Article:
ECHR rules Russian 'gay propaganda' ban to be discriminatory
MOSCOW, June 20 (RAPSI) – The European Court of Human Rights (ECHR) has ruled that Russian authorities have violated right to freedom of expression and discriminated gay right activists by adopting a law banning propaganda of non‑traditional sexual relations aimed at minors, the court’s documents read on Tuesday.
Applicants in the case opposed the law and actions of Russian authorities on several grounds. First, they claimed that the law was inherently discriminatory and reinforcing implication that homosexuality is fundamentally immoral. Second, they noted that the law prohibited any mention of homosexuality in presence of minors, irrespective of the content of the message. Third, they affirmed that state had no justification to restrict their right to protest the law.
Russian authorities, in turn, claimed that while prohibition of demonstration in favor of homosexuality indeed restricted freedom of speech, it was implemented in accordance to the law and was necessary for the protection of health, morals and rights of others.
According to the authorities, the applicants were not just informing society about homosexuality but were trying to influence the minors by encroaching on their moral and spiritual development, placing psychological pressure on children by claiming that homosexuality is natural and normal. The authorities specifically noted that the applicants specifically chose to target their propaganda at children and not adults even thought they had opportunity to protest the law in more appropriate ways.
The law in question was signed on July 1, 2013, introducing administrative liability with fines of up to 1 million rubles (about $17,000 at current rate) for promoting non-traditional sexual relationships among children, particularly via the media, the Internet, and viral advertising. The promotion of homosexuality is defined as the proliferation of information aimed at fostering unconventional sexual concepts in children, describing homosexual relations as attractive, creating a distorted idea of conventional relations between sexes being of the same social value as homosexual relations, and imposing information on children that sparks an interest in homosexual relations.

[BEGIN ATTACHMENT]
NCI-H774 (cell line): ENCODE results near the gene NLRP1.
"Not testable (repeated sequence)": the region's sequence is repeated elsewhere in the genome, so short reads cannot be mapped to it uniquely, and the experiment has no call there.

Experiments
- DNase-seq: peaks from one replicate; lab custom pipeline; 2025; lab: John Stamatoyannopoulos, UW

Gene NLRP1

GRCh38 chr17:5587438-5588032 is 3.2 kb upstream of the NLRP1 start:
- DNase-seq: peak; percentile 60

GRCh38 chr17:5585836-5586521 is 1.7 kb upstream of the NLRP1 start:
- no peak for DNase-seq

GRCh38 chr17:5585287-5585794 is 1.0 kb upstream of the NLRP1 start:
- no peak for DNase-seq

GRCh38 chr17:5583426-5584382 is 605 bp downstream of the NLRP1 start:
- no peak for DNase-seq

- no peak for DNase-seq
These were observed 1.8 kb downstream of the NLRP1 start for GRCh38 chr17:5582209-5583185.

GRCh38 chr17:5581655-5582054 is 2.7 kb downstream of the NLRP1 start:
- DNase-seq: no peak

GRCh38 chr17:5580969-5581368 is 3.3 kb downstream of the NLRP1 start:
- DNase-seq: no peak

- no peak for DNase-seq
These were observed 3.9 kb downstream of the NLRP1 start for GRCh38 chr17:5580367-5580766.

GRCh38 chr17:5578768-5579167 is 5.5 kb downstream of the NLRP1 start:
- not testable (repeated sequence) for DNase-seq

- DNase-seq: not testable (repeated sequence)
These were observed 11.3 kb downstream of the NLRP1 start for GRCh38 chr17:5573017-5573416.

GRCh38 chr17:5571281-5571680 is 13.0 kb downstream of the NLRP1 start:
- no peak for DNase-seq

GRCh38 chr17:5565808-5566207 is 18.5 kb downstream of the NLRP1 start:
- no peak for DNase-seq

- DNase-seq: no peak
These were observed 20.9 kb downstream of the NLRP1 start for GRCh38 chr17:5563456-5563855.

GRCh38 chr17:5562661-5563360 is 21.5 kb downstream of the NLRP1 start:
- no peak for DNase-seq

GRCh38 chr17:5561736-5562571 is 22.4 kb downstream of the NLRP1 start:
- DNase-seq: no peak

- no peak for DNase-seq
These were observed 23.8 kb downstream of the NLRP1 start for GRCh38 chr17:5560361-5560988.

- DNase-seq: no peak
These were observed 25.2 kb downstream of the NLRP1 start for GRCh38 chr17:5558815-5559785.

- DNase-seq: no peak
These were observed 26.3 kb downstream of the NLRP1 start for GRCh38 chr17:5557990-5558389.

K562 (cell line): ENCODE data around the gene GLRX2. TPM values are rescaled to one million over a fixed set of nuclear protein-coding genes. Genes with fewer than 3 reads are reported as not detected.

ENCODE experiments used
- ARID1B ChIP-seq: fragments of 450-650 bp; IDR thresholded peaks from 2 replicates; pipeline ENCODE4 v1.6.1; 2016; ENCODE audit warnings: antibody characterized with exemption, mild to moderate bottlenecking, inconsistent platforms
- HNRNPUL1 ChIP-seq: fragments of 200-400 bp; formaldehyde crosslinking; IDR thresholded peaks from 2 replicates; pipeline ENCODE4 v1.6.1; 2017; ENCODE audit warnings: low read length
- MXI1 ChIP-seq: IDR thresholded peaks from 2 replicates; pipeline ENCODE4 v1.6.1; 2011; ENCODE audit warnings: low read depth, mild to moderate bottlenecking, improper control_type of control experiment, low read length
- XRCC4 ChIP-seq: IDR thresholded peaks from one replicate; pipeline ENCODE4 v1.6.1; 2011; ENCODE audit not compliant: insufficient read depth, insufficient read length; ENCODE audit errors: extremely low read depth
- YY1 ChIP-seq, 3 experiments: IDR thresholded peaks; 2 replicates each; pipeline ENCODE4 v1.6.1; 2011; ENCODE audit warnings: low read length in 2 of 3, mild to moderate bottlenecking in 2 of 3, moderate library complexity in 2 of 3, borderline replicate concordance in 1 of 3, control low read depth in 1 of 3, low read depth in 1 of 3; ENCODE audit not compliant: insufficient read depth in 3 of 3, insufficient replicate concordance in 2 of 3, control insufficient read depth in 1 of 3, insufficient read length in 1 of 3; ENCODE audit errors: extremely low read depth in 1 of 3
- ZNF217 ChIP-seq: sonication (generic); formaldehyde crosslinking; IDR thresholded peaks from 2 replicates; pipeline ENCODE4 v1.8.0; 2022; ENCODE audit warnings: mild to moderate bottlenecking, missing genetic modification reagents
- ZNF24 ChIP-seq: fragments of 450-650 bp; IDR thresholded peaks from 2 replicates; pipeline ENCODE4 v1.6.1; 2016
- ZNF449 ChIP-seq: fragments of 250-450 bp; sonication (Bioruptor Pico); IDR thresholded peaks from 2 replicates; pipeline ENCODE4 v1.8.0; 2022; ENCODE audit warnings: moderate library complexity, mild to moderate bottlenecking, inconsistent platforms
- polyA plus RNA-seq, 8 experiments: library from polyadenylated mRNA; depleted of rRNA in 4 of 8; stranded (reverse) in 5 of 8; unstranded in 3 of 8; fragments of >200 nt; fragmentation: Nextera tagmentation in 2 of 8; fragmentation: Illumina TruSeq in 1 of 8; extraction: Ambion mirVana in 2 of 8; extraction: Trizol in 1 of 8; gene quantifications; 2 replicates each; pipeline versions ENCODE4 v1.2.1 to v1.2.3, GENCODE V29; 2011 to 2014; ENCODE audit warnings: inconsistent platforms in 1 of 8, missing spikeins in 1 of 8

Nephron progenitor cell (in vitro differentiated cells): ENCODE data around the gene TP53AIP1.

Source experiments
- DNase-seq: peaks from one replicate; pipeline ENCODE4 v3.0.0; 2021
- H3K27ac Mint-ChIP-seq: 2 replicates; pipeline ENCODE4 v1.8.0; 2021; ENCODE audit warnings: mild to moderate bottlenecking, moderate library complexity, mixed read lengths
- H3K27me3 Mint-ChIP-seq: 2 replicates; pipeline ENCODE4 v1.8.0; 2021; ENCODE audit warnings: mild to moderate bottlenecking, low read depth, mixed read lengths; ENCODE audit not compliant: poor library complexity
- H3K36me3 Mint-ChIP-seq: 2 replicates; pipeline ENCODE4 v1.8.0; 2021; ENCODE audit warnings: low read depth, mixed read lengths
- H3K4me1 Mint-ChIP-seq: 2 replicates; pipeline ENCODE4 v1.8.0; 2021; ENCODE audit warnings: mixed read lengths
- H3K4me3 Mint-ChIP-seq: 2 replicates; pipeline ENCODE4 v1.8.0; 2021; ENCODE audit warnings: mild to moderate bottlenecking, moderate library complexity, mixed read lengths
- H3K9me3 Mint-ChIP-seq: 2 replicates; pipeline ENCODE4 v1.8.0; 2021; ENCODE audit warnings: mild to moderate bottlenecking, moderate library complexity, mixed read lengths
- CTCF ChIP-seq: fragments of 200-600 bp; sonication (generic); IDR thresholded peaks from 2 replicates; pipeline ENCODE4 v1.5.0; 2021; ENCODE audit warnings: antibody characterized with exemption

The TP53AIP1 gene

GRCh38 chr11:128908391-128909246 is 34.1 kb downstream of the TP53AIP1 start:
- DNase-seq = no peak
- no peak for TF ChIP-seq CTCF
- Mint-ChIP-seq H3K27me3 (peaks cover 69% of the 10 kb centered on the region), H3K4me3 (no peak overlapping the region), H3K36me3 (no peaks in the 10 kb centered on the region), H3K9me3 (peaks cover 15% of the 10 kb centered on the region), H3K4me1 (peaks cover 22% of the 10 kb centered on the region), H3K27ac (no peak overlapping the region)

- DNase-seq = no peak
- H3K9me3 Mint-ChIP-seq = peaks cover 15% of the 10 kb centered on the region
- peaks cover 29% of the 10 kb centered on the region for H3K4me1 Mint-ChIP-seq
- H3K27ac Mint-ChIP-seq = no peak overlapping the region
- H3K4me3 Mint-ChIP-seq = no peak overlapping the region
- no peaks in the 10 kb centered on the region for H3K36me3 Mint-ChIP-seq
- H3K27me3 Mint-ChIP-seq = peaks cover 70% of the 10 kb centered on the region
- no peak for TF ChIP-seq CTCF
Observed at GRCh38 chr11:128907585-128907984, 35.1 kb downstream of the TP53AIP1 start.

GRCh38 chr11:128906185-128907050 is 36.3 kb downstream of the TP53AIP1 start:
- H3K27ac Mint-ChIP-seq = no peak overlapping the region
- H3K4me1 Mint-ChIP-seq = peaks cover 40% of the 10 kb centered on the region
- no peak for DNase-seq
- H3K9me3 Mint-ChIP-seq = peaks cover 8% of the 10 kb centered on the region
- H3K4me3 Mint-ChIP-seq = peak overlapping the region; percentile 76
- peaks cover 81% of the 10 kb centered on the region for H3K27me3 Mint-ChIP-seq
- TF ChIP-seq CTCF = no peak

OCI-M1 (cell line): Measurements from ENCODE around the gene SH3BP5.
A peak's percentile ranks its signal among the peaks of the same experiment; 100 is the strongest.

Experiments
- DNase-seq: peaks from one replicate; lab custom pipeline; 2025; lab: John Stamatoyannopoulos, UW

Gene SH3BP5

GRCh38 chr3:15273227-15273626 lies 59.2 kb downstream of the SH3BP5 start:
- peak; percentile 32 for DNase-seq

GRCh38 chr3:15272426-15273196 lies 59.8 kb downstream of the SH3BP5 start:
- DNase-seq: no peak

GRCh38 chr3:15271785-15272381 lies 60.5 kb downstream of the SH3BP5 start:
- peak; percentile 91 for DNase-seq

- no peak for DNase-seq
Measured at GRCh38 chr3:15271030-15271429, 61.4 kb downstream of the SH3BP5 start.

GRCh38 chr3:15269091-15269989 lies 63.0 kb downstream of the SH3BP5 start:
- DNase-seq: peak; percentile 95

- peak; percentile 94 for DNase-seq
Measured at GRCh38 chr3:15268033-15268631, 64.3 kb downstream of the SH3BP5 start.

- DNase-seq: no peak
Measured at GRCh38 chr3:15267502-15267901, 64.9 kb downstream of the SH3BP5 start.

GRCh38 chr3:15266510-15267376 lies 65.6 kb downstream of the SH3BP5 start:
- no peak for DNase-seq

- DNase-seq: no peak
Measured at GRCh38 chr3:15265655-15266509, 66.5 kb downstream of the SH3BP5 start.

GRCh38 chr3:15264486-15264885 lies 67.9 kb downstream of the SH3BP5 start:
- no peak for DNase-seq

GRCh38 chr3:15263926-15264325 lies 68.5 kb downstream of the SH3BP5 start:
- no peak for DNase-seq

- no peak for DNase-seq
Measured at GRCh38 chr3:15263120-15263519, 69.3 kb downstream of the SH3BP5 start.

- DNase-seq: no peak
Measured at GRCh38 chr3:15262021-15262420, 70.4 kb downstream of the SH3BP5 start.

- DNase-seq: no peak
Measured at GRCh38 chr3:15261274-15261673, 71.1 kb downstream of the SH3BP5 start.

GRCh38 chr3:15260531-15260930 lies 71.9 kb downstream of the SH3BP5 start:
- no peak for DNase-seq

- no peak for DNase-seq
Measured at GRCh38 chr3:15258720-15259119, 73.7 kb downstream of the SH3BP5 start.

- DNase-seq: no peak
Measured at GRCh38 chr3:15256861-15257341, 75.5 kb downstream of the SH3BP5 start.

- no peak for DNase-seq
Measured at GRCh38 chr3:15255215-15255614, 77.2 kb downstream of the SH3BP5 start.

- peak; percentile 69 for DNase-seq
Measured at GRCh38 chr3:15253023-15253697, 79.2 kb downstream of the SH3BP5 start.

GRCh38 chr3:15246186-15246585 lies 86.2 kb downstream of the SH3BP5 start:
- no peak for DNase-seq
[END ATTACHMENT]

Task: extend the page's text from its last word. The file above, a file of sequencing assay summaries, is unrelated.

In its judgement, ECHR noted that “there is a clear European consensus” recognizing right of an individual to openly identify as homosexual or any other sexual minority as well as right to promote their own rights and freedom. According to the Court there is no justification in claim that public discourse on LGBT issues should be regulated on moral grounds and argued, in particular, that rights of a minority group are not conditional on its acceptance by the majority. In similar fashion, ECHR dismissed the argument about alleged risks to public health and demography. Finally, the court noted that “the Convention [the Convention of Human Rights - ed.] does not guarantee the right not to be confronted with opinions that are opposed to one’s own convictions”, dismissing Russian authorities’ argument that the law protects the rights of others.
The Court ruled that Russia violated Article 10 (Freedom of expression) and Article 14 (Prohibition of discrimination) and ruled to compensate the applicants with about €50,000 in pecuniary and non-pecuniary damages as well as legal costs.
However, it is notable that the court’s ruling was not unanimous with judge Dmitry Dedov issuing a dissenting opinion on the matter. The judge noted that the Court failed to take into account the protection of public morals, public health and the rights of others. According to Dedov, the case is not about whether the majority should accept that homosexuality is normal but about integral problem of freedom of expression. Judge Dedov is of an opinion that there is also a conflict between different forms of self-identification of a person, an issue that can never be agreed upon.
The judge says that “until now, the Council of Europe “favoured unrestricted public recognition of non-traditional sexual relations, even in sensitive areas such as the vulnerability of a particular group of persons (children) owing to their immaturity, the religious and philosophical convictions of their parents (on how the family should be organised), the national traditions and values including maternity, the national demographic policy and the sensitivity of sexuality education.”